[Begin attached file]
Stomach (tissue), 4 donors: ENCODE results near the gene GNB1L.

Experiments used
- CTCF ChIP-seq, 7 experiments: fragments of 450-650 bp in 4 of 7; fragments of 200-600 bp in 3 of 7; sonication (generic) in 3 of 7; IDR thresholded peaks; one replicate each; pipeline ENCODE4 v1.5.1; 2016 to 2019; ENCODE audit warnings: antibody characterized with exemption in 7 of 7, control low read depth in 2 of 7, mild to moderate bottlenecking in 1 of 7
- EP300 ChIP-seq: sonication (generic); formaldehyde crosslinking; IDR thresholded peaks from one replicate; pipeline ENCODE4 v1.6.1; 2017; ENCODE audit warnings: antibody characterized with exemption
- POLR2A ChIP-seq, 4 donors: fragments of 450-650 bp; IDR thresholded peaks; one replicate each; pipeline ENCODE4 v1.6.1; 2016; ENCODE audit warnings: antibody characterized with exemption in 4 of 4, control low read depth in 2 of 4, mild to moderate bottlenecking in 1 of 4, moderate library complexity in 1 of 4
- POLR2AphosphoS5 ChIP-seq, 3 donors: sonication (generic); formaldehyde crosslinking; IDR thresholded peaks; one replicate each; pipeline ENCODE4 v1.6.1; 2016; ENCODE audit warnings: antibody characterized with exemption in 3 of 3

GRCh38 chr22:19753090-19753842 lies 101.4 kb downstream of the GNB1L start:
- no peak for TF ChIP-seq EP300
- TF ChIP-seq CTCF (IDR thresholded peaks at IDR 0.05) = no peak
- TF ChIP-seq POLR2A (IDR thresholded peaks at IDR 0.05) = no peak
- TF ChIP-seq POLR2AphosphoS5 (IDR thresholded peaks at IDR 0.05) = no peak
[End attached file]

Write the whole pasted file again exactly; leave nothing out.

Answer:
Stomach (tissue), 4 donors: ENCODE results near the gene GNB1L.

Experiments used
- CTCF ChIP-seq, 7 experiments: fragments of 450-650 bp in 4 of 7; fragments of 200-600 bp in 3 of 7; sonication (generic) in 3 of 7; IDR thresholded peaks; one replicate each; pipeline ENCODE4 v1.5.1; 2016 to 2019; ENCODE audit warnings: antibody characterized with exemption in 7 of 7, control low read depth in 2 of 7, mild to moderate bottlenecking in 1 of 7
- EP300 ChIP-seq: sonication (generic); formaldehyde crosslinking; IDR thresholded peaks from one replicate; pipeline ENCODE4 v1.6.1; 2017; ENCODE audit warnings: antibody characterized with exemption
- POLR2A ChIP-seq, 4 donors: fragments of 450-650 bp; IDR thresholded peaks; one replicate each; pipeline ENCODE4 v1.6.1; 2016; ENCODE audit warnings: antibody characterized with exemption in 4 of 4, control low read depth in 2 of 4, mild to moderate bottlenecking in 1 of 4, moderate library complexity in 1 of 4
- POLR2AphosphoS5 ChIP-seq, 3 donors: sonication (generic); formaldehyde crosslinking; IDR thresholded peaks; one replicate each; pipeline ENCODE4 v1.6.1; 2016; ENCODE audit warnings: antibody characterized with exemption in 3 of 3

GRCh38 chr22:19753090-19753842 lies 101.4 kb downstream of the GNB1L start:
- no peak for TF ChIP-seq EP300
- TF ChIP-seq CTCF (IDR thresholded peaks at IDR 0.05) = no peak
- TF ChIP-seq POLR2A (IDR thresholded peaks at IDR 0.05) = no peak
- TF ChIP-seq POLR2AphosphoS5 (IDR thresholded peaks at IDR 0.05) = no peak